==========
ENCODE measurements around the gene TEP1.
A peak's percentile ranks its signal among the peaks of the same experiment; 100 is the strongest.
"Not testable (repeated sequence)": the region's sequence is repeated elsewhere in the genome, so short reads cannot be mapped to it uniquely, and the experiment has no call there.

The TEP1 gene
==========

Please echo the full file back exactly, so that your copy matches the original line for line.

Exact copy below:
ENCODE measurements around the gene TEP1.
A peak's percentile ranks its signal among the peaks of the same experiment; 100 is the strongest.
"Not testable (repeated sequence)": the region's sequence is repeated elsewhere in the genome, so short reads cannot be mapped to it uniquely, and the experiment has no call there.

The TEP1 gene